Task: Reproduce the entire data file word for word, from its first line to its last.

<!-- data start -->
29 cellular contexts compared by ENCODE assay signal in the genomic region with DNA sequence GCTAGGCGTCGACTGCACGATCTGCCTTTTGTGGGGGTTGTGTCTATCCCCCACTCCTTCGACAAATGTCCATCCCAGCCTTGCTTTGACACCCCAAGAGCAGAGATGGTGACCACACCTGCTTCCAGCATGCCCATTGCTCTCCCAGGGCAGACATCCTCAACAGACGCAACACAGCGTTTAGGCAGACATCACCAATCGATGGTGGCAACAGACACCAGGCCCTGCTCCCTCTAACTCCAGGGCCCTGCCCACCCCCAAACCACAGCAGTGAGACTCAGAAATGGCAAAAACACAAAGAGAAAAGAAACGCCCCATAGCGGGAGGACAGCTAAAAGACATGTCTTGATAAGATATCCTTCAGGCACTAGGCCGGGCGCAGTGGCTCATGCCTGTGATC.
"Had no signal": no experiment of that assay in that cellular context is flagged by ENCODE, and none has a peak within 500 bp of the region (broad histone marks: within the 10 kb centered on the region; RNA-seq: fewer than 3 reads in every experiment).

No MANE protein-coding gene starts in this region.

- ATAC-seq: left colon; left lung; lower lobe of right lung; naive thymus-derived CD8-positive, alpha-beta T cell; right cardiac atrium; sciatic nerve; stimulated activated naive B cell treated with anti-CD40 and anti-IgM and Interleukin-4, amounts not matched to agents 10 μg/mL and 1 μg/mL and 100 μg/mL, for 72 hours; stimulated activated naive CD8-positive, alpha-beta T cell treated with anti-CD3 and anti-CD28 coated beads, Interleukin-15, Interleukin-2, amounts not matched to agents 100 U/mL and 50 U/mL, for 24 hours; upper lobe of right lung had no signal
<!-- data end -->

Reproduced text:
29 cellular contexts compared by ENCODE assay signal in the genomic region with DNA sequence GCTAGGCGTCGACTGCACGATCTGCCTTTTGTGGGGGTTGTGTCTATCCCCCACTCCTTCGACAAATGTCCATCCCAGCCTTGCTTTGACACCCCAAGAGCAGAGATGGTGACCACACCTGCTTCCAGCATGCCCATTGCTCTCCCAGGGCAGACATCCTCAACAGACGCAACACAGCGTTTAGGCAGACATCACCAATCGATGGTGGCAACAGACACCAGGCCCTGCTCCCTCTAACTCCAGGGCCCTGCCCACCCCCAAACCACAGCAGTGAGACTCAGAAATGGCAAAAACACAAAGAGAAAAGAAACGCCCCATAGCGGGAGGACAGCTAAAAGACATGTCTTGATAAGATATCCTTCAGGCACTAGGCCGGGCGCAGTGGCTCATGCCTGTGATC.
"Had no signal": no experiment of that assay in that cellular context is flagged by ENCODE, and none has a peak within 500 bp of the region (broad histone marks: within the 10 kb centered on the region; RNA-seq: fewer than 3 reads in every experiment).

No MANE protein-coding gene starts in this region.

- ATAC-seq: left colon; left lung; lower lobe of right lung; naive thymus-derived CD8-positive, alpha-beta T cell; right cardiac atrium; sciatic nerve; stimulated activated naive B cell treated with anti-CD40 and anti-IgM and Interleukin-4, amounts not matched to agents 10 μg/mL and 1 μg/mL and 100 μg/mL, for 72 hours; stimulated activated naive CD8-positive, alpha-beta T cell treated with anti-CD3 and anti-CD28 coated beads, Interleukin-15, Interleukin-2, amounts not matched to agents 100 U/mL and 50 U/mL, for 24 hours; upper lobe of right lung had no signal